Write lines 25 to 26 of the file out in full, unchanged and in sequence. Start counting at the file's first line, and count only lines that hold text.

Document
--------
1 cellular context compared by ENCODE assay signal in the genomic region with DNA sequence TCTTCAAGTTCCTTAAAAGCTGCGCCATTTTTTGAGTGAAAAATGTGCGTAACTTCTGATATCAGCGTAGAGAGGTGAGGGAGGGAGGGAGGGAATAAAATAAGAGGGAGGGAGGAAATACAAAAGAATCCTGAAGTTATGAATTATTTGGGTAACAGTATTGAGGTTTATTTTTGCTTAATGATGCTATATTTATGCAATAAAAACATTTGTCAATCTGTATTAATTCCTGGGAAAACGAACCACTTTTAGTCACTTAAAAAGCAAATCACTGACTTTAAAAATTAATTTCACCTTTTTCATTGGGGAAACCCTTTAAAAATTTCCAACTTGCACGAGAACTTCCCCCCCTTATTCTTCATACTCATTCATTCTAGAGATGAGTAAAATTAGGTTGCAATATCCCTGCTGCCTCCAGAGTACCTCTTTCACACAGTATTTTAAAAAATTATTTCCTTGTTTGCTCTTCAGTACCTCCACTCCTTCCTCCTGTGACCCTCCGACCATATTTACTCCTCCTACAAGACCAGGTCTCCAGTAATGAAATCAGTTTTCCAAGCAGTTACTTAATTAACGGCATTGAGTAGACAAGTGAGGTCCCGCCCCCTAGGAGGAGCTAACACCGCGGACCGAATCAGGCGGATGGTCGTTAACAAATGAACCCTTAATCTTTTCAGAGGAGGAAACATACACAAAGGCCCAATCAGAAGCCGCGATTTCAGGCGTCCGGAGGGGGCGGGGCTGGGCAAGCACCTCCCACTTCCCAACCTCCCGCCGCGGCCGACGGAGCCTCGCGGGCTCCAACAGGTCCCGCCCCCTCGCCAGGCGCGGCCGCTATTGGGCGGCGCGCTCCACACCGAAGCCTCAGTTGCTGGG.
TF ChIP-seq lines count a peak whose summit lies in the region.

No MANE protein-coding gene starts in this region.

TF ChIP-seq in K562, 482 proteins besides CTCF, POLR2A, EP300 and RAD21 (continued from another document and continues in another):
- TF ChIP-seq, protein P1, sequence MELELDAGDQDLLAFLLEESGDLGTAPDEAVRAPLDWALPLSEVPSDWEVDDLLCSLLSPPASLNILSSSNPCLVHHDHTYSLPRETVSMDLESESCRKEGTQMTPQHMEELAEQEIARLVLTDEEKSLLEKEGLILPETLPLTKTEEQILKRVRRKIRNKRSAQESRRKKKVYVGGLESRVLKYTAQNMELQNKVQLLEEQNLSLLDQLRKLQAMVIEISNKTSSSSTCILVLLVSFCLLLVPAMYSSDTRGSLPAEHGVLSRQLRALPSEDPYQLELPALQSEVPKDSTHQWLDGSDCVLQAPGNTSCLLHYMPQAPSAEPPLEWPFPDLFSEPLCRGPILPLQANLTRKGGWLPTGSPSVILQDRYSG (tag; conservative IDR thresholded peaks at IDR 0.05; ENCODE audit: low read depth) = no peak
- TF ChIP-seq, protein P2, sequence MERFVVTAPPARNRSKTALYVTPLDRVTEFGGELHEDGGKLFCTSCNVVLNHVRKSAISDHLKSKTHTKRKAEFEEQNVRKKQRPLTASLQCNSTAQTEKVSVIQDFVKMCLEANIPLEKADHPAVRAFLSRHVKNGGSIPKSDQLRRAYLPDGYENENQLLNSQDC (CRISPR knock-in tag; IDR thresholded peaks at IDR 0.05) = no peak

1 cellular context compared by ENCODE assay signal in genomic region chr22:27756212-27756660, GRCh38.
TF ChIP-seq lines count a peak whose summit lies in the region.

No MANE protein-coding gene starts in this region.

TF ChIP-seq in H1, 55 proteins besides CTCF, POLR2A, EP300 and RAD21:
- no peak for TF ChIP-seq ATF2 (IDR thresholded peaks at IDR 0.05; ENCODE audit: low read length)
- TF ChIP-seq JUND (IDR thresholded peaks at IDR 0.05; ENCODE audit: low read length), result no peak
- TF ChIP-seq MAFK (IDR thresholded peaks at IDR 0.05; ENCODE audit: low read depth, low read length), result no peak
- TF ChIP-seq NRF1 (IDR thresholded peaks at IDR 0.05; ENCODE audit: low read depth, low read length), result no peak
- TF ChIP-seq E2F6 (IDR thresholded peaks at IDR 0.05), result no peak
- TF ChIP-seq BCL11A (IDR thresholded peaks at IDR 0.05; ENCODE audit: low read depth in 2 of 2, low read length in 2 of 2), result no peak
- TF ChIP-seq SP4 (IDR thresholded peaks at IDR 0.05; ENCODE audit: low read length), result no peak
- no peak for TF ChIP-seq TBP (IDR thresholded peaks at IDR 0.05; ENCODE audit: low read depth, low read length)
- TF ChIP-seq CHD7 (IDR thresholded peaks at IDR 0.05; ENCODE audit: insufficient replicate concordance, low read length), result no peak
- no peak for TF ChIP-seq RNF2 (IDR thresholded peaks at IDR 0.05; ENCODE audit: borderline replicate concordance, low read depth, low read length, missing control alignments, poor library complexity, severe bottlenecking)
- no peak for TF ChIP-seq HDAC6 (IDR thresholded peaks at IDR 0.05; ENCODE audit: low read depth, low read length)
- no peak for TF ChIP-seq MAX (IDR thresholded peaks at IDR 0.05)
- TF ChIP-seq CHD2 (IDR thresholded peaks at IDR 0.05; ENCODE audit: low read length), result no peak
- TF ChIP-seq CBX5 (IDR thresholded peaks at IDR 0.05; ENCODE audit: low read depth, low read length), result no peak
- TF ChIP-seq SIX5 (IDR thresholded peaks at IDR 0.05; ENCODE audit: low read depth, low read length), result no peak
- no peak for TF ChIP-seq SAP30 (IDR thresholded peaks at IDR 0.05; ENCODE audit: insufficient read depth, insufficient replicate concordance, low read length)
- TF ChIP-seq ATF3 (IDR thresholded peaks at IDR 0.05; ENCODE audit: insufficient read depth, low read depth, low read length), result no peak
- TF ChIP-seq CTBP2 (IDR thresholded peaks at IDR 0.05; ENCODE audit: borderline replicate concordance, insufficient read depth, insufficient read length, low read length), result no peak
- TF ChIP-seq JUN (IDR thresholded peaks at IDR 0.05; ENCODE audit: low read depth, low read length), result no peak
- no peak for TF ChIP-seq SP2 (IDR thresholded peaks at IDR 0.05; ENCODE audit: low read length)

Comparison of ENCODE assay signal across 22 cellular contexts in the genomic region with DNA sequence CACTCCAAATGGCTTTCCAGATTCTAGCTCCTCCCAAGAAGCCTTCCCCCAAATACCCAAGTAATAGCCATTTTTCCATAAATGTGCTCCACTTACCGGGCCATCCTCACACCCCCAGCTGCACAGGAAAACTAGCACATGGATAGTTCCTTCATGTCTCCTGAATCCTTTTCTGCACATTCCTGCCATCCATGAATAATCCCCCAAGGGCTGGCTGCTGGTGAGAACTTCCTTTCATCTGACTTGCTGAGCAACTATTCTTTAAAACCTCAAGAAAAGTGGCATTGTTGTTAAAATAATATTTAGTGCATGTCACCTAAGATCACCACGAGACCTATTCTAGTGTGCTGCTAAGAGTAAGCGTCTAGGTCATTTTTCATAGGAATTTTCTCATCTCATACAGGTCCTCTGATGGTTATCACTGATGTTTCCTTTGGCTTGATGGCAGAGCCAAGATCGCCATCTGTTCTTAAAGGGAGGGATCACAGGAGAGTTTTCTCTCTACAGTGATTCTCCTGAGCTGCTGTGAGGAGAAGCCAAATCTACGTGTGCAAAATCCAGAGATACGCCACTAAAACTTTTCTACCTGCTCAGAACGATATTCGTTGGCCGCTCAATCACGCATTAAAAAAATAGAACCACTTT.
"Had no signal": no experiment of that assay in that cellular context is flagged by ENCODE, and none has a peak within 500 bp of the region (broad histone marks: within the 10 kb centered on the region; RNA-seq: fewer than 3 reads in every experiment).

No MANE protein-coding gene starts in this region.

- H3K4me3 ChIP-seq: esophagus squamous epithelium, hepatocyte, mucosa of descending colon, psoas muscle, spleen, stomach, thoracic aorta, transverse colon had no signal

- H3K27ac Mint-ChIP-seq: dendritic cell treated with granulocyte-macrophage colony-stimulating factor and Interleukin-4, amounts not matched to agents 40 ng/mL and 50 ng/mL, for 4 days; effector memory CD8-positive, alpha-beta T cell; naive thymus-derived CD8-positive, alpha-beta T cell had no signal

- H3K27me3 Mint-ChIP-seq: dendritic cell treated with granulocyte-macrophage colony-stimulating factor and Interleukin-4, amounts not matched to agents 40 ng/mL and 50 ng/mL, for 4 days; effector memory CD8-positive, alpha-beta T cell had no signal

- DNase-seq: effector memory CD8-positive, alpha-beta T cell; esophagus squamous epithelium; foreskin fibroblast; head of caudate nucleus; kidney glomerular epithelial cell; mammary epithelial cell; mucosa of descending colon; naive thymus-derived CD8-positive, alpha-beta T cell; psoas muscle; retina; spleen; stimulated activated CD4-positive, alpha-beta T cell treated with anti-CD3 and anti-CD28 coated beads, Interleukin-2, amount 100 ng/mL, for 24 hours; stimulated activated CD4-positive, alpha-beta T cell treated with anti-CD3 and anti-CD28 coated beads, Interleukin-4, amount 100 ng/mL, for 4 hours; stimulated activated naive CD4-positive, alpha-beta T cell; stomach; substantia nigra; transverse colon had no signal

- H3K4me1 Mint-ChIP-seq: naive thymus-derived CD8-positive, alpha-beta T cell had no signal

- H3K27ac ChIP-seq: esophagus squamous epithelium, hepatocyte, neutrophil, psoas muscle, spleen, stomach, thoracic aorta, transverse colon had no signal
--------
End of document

- TF ChIP-seq SIX5 (IDR thresholded peaks at IDR 0.05; ENCODE audit: low read depth, low read length), result no peak
- no peak for TF ChIP-seq SAP30 (IDR thresholded peaks at IDR 0.05; ENCODE audit: insufficient read depth, insufficient replicate concordance, low read length)